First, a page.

Once in a while the youth are treated to a night away for bowling and dinner or for basketball at Brock’s large, varsity gyms.
Currently in its sixth year, Brock’s Impact program has experienced a dramatic increase in the number of youth and mentors involved since its inaugural year. In 2004, the program involved eight mentors and a similar number of youth-mentees. Now the program attracts more than 50 mentors and 50 youth every year.
One of the greatest benefits of the Impact program is the relationships that are formed, both between athlete-mentor and youth-mentee and between the athletes themselves.
“This program is beneficial for both youth and athlete,” comments Pavlovich. “Each gains a better understanding of the importance of setting goals and aspirations while having fun at the same time. This is an opportunity for both parties involved to learn a different perspective and have an impact on one another.”
Joey Pell, a fourth-year geography major and Brock varsity hockey player, has been involved with Impact since his first year. He believes the program is important because it provides youth with a safe place to go and it gives them something to look forward to.
“The Impact program really got to me during my first year,” explains Pell. “My mentee was running late one night and when he walked into the gym, I could tell he was trying his hardest to find me. When he did, he had the biggest smile on his face. That’s when I knew that I actually meant something to him and that that he looked forward to seeing me.”
James Fielding (BKin ’06, MEd ’09), one of Impact’s inaugural athlete-mentors, investigated the effects of the program for his master’s thesis Making an IMPACT: The Effect of a Community Based Mentor Program on the Lived Experience of the Youth Involved. In his thesis, he explains that “after nearly three years of research, data collection, analysis and writing, it is clear to me, now more than ever, that programs such as Impact are not only beneficial but necessary if we are to tap into the hidden potential of all youth”.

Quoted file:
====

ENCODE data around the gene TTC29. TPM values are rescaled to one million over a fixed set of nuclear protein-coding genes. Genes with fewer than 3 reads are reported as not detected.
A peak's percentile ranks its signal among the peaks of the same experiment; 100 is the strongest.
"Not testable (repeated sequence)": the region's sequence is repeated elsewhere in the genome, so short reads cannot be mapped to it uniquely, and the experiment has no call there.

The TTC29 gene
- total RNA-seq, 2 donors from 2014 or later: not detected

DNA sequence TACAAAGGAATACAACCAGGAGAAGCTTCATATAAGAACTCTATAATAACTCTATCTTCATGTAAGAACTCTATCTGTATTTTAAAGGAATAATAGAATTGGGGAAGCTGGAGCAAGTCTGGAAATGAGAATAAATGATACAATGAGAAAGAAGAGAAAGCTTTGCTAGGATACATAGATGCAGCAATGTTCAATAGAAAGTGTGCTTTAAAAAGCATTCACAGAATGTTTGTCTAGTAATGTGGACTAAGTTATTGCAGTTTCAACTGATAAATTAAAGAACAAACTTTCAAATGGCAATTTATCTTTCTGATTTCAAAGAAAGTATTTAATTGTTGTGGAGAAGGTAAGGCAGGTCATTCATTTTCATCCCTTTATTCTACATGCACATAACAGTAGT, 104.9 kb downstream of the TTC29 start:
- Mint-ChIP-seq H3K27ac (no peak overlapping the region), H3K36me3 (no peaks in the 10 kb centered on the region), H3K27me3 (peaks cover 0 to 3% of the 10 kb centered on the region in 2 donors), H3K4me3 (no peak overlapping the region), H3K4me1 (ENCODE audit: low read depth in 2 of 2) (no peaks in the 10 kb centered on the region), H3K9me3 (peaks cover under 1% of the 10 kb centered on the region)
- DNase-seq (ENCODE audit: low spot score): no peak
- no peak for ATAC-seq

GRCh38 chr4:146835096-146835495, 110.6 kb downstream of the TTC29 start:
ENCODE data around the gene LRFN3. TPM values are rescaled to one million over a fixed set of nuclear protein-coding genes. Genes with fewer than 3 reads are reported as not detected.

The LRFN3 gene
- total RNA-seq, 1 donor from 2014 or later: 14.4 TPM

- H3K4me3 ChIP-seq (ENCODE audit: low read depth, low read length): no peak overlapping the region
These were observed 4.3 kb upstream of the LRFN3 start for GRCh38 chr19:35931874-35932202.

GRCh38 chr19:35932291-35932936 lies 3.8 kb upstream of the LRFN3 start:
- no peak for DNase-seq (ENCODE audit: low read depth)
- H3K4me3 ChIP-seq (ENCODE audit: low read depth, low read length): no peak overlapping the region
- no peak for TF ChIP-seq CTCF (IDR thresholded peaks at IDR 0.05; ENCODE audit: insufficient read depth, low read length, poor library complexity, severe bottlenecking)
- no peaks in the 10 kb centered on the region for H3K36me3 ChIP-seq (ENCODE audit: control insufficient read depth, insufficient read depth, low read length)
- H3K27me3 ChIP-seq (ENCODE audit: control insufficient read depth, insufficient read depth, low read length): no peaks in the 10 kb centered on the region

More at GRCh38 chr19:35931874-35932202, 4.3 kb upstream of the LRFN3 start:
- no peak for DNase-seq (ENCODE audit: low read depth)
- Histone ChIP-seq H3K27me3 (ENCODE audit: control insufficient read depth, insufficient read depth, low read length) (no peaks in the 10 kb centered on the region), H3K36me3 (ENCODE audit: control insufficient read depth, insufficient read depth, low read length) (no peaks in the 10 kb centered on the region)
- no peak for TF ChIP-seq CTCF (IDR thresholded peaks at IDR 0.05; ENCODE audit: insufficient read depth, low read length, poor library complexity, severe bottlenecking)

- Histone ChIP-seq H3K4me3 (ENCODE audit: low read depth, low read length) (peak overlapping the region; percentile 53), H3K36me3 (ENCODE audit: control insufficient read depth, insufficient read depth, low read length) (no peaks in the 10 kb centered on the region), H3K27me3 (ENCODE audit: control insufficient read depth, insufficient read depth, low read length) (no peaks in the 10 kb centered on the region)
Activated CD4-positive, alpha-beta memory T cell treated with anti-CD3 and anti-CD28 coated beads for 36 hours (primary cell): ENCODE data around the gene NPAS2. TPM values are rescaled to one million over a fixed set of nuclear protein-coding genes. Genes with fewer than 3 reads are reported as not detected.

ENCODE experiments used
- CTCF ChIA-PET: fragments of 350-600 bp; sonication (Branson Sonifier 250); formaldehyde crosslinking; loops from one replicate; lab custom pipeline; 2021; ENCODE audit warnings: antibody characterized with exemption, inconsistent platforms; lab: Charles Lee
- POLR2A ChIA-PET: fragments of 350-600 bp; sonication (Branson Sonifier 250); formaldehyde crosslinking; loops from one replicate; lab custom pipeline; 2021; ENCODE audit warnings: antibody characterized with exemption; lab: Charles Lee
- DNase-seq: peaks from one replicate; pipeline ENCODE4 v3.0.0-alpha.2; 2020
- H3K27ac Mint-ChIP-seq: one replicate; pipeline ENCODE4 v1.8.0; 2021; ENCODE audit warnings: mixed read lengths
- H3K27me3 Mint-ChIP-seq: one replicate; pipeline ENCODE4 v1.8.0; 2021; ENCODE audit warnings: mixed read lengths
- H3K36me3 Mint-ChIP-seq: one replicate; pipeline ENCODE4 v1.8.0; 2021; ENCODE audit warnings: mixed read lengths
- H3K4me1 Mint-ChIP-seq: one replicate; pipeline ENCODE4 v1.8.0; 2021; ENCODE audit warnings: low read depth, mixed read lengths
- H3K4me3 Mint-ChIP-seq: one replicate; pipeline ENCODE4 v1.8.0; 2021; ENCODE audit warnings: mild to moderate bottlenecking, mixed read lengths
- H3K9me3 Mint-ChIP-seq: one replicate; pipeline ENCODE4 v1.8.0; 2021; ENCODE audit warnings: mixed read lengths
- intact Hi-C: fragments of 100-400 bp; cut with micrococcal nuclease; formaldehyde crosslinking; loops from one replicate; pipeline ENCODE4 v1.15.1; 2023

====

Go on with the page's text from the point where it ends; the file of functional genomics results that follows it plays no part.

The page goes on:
He also wrote that although a small number of mentees were not positively affected by the program, most of the participants were grateful and said it changed their views.
Todd Erskine (BA ’99), Brock’s Women’s Hockey coach, has been part of the Impact program since its inception and has seen the positive effect on Brock’s athletes. “Athletes find the experience very rewarding. Not only do they feel that they are impacting a student who may need a little extra guidance, but they like interacting with other athletes outside of their element — a brotherhood/sisterhood develops outside of their normal sport or classroom setting”.
The relationships that are formed between youth and athlete often continue to develop even after the program is over. Many keep in touch via email and Facebook. Erskine said that one student invited her athlete-mentor to her wedding. “It just goes to show you how important this program is,” said Erskine. “We’re having a greater impact on these students than we ever thought we would.”